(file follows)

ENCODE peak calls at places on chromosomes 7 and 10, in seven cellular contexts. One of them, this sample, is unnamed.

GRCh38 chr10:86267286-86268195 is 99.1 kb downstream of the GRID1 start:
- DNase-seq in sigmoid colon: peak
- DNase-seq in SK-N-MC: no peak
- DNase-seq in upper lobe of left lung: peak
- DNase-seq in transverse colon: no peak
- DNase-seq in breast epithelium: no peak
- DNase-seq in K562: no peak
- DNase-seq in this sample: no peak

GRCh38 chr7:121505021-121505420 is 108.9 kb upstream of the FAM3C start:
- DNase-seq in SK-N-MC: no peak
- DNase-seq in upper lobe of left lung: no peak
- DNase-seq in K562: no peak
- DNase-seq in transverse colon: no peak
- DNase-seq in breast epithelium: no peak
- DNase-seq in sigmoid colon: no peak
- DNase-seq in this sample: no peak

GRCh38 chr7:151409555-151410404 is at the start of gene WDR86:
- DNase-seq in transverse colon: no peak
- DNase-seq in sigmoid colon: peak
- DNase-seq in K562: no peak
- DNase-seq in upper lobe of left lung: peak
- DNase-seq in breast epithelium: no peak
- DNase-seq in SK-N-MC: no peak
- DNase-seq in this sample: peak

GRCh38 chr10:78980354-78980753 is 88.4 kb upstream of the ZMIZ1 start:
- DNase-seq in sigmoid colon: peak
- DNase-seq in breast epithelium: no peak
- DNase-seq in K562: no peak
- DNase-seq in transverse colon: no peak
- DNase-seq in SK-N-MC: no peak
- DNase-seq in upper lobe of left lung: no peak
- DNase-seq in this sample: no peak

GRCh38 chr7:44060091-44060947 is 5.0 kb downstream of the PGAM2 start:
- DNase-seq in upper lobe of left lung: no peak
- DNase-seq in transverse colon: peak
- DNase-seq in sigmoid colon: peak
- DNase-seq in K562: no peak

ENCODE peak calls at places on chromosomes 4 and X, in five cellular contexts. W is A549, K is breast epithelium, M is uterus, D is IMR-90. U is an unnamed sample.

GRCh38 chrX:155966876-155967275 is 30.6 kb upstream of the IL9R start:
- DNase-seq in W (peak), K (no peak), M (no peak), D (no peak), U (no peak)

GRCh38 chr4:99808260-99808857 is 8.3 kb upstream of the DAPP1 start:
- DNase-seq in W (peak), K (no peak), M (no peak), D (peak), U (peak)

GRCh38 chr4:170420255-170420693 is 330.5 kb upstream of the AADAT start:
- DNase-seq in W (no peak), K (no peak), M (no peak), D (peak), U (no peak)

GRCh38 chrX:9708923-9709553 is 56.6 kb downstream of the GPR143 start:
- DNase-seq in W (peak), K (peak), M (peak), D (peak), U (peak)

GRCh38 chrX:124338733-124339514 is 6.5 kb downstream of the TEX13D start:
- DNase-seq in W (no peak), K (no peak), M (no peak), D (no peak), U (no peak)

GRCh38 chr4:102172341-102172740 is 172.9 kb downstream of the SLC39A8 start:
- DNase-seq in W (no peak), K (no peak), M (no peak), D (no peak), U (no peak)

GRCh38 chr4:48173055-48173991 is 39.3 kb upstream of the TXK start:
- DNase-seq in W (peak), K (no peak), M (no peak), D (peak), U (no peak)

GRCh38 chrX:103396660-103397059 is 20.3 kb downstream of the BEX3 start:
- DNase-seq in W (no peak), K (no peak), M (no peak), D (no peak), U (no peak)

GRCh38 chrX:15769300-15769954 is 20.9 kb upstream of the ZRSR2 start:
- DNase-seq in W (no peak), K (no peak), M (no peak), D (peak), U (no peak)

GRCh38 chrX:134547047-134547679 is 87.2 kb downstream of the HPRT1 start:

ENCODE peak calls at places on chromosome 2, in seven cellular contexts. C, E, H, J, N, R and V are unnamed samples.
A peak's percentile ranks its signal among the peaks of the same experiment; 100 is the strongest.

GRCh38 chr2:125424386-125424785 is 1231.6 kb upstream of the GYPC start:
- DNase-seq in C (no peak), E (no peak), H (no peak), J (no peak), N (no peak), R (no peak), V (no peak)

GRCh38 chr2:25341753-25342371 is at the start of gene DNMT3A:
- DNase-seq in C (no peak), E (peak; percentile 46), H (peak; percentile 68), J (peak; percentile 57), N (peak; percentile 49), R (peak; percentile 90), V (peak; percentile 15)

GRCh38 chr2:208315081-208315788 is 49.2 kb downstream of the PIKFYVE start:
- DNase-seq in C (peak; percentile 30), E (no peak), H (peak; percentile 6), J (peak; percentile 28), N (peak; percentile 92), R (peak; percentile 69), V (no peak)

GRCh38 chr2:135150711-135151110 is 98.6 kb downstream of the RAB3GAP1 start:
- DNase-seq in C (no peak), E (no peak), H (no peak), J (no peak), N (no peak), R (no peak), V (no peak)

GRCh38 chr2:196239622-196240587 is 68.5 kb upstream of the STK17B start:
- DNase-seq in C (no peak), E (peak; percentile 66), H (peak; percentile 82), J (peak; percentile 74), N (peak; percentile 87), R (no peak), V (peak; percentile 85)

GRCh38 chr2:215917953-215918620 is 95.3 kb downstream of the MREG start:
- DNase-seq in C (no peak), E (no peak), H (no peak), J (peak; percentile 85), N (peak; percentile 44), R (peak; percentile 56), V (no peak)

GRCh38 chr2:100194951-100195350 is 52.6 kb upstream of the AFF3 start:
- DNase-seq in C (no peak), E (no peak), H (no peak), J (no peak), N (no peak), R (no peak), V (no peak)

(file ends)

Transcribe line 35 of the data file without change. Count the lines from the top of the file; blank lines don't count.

- DNase-seq in upper lobe of left lung: no peak